Restriction endonuclease enzymes recognise short, specific sequences within DNA, and then cut the DNA. The recognition sequence for restriction endonucleases are usually palindromic and symmetrical, this is because the enzymes are made up of 2 identical subunits. The cut leaves a 3’-hydroxyl end, and a 5’-phosphate end on each fragment.
These enzymes are found in bacteria, where they defend the cell against bacteriophages by digesting viral DNA. The bacteria protect their own DNA from digestion by modifying it. The method of this modification varies between bacterial species and strains, but the most common method is methylation (different from eukaryotic methylation).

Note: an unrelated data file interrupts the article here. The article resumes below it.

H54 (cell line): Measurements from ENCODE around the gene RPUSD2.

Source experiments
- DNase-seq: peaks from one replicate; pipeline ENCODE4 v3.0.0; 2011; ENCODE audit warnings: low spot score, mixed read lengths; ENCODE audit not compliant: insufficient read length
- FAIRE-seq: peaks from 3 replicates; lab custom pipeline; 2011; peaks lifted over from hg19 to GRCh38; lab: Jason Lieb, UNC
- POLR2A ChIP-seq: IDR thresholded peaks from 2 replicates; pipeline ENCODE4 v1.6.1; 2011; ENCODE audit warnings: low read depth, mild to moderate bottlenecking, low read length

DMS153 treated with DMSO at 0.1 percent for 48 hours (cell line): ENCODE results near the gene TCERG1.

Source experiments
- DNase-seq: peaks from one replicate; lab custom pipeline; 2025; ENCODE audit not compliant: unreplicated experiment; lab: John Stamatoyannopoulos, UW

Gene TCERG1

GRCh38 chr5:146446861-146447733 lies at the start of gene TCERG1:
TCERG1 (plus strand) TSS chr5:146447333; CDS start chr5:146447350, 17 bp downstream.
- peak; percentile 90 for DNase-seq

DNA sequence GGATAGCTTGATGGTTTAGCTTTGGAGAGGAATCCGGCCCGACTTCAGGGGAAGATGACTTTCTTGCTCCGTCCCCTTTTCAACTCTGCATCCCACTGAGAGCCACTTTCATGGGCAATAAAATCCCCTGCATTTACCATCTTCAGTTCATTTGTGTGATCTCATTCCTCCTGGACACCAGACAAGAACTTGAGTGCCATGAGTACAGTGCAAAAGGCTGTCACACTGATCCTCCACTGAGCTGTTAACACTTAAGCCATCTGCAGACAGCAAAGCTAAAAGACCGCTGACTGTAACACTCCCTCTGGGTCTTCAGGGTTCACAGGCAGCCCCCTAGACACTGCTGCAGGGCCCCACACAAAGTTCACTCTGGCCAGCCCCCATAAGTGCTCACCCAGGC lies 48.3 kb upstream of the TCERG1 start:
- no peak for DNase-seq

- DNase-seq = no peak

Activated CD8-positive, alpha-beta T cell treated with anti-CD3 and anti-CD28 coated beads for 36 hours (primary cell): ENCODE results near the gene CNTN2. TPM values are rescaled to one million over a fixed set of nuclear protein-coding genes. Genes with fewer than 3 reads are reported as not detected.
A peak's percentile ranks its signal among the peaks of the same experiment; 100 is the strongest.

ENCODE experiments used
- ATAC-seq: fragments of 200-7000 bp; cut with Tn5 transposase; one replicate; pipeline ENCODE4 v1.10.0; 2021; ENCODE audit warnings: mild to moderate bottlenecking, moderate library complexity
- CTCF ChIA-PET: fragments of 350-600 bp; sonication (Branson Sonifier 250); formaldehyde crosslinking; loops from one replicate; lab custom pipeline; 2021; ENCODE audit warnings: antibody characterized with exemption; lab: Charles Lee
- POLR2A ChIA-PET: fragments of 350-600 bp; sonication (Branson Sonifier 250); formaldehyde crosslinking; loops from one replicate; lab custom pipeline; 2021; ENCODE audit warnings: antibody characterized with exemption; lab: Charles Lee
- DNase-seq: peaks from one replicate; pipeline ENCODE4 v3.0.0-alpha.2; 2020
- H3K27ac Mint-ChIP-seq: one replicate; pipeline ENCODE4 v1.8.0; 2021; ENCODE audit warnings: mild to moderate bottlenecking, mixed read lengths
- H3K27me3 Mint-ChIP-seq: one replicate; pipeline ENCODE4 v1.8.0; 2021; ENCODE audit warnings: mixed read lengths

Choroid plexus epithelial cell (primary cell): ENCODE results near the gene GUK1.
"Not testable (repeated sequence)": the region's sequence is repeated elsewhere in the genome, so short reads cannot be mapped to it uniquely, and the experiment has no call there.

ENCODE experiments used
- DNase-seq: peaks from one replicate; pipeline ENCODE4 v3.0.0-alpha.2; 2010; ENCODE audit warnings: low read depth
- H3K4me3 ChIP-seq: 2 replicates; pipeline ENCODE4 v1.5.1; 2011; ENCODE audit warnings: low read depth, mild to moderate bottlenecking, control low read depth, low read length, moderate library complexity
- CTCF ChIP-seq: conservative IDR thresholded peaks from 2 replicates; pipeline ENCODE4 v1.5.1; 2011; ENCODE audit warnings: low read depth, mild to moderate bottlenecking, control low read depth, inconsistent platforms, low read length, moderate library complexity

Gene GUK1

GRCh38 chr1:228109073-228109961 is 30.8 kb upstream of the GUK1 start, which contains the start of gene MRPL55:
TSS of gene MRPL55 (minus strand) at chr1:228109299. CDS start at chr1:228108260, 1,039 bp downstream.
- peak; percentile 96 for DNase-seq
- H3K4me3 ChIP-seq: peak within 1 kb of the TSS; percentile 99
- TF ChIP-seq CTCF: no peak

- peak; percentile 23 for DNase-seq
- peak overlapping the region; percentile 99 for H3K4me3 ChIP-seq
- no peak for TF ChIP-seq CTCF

Restriction endonucleases are used in molecular biology to break down DNA into fragments and recombine these fragments in different ways or to insert these fragments into plasmids for recombinant DNA techniques.
E.g.1 EcoRI, found in E.coli, recognises the sequence GAATTC, and cuts between the G and the A on both strands
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